Harris’s other main character is WAAF Kay Caton-Walsh, who survives a V2 attack in London. Escaping a moribund love affair, she finds her life transformed when she volunteers to go to Belgium as part of a group of talented female mathematicians who use slide rules, nerve and sheer ability in a race to find the launch site of the deadly rockets.
Before the two eventually meet, the gripping course of the final winter of WW11 has somehow to be survived. And a muddy, grim, despairing time it is before the climactic end is reached.
And now I must declare making a big mistake, and being most unfair to Mr Harris:
I read Fatherland, Harris’s first novel (which was also set in Nazi Germany but of a very different era) so many years ago I blush at how old I have become. I was immediately hooked on the premise of that book – that the Nazis had won the war, prevailed through to the sixties, and a doddery Hitler was ruler of the whole of Europe including a Vichy-type regime in Britain. I was even more captivated by the quality of the writing.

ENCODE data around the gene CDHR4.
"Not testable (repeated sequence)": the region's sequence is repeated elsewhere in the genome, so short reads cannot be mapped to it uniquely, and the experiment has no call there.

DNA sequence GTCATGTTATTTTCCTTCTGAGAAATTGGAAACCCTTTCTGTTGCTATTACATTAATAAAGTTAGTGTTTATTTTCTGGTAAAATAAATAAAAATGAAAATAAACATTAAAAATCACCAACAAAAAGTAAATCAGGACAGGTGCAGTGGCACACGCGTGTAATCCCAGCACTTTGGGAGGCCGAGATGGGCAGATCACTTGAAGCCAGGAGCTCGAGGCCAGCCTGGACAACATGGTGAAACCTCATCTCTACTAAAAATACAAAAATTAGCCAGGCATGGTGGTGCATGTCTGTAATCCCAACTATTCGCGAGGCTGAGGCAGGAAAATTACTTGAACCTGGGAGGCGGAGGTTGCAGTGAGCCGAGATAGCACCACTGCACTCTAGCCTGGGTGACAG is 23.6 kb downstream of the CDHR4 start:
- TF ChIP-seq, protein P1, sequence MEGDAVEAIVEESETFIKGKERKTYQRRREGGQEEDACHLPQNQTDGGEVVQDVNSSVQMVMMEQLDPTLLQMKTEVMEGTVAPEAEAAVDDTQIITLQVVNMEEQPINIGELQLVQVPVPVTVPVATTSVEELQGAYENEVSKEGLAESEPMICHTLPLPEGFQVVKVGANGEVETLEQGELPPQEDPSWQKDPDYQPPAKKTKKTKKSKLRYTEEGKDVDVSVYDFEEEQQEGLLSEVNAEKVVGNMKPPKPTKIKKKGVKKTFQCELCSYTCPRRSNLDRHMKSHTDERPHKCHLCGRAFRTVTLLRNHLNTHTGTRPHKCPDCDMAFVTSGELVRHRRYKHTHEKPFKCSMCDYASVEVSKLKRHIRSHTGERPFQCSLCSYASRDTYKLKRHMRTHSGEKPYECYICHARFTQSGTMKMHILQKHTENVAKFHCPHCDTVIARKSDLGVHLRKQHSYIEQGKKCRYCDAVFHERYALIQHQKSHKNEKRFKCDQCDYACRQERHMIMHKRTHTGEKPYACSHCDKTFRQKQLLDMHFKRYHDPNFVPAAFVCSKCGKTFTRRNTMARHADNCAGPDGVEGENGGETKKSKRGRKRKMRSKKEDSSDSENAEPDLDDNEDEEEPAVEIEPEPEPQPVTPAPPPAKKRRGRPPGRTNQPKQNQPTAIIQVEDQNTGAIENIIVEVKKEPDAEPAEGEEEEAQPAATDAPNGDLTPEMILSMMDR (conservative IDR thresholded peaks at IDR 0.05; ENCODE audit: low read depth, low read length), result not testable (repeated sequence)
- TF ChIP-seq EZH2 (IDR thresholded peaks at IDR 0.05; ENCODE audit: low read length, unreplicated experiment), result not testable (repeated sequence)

What Harris did with Fatherland. and has done since in most of his writing, is to focus on carefully crafted distinctive characters and a wealth of painstaking research distilled down to the most delicately constructed detail. And then he twists events to utterly fool us. While we were watching the brilliantly crafted “this” over here, Harris has all along been fooling us with a hidden “that” over there, which explodes into view in the final twist. Oh, for such talent!
One or two other thriller writers can do this, but few choose to do so to investigate epochal moments of history to such gripping effect. The magic is in the detail, and this was where I made my mistake. I had been so looking forward to V2 that I pre-ordered it on Kindle, and when it downloaded on publication day I gobbled it down much too fast, consuming the book in a single marathon session ending in the wee small hours.